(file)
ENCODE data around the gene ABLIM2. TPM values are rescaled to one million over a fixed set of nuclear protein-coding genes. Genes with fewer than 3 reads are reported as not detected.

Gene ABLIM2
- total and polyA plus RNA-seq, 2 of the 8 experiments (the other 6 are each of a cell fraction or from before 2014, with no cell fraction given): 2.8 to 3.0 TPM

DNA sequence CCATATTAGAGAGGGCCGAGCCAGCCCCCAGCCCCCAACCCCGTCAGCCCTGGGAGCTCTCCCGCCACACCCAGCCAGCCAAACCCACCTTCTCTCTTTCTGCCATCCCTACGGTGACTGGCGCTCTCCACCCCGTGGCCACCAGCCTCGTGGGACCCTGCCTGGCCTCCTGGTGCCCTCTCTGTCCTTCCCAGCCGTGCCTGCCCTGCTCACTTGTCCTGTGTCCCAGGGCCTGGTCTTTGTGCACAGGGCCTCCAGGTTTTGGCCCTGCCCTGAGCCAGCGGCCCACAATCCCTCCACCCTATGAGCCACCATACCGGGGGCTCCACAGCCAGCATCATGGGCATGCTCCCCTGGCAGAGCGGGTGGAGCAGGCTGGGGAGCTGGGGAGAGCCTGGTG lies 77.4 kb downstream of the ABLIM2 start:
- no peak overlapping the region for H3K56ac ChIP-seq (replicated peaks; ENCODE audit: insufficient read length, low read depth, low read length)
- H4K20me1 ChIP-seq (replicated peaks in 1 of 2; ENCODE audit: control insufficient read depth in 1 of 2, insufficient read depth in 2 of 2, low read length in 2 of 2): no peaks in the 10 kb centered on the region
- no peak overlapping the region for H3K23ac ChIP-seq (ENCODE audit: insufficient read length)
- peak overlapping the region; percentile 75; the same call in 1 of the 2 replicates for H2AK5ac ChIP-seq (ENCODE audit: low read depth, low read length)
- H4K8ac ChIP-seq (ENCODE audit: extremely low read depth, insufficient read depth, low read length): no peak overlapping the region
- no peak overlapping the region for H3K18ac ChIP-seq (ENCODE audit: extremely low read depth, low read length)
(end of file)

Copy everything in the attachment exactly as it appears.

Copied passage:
ENCODE data around the gene ABLIM2. TPM values are rescaled to one million over a fixed set of nuclear protein-coding genes. Genes with fewer than 3 reads are reported as not detected.

Gene ABLIM2
- total and polyA plus RNA-seq, 2 of the 8 experiments (the other 6 are each of a cell fraction or from before 2014, with no cell fraction given): 2.8 to 3.0 TPM

DNA sequence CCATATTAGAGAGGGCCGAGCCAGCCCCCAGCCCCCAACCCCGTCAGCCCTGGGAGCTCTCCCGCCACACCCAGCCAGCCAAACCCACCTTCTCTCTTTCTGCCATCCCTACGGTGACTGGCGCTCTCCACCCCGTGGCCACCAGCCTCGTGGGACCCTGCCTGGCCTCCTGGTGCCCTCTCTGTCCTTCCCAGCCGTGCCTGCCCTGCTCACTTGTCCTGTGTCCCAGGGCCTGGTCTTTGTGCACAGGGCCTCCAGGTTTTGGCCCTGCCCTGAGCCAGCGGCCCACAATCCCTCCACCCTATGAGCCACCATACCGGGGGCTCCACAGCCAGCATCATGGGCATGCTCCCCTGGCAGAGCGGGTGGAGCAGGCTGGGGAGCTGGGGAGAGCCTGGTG lies 77.4 kb downstream of the ABLIM2 start:
- no peak overlapping the region for H3K56ac ChIP-seq (replicated peaks; ENCODE audit: insufficient read length, low read depth, low read length)
- H4K20me1 ChIP-seq (replicated peaks in 1 of 2; ENCODE audit: control insufficient read depth in 1 of 2, insufficient read depth in 2 of 2, low read length in 2 of 2): no peaks in the 10 kb centered on the region
- no peak overlapping the region for H3K23ac ChIP-seq (ENCODE audit: insufficient read length)
- peak overlapping the region; percentile 75; the same call in 1 of the 2 replicates for H2AK5ac ChIP-seq (ENCODE audit: low read depth, low read length)
- H4K8ac ChIP-seq (ENCODE audit: extremely low read depth, insufficient read depth, low read length): no peak overlapping the region
- no peak overlapping the region for H3K18ac ChIP-seq (ENCODE audit: extremely low read depth, low read length)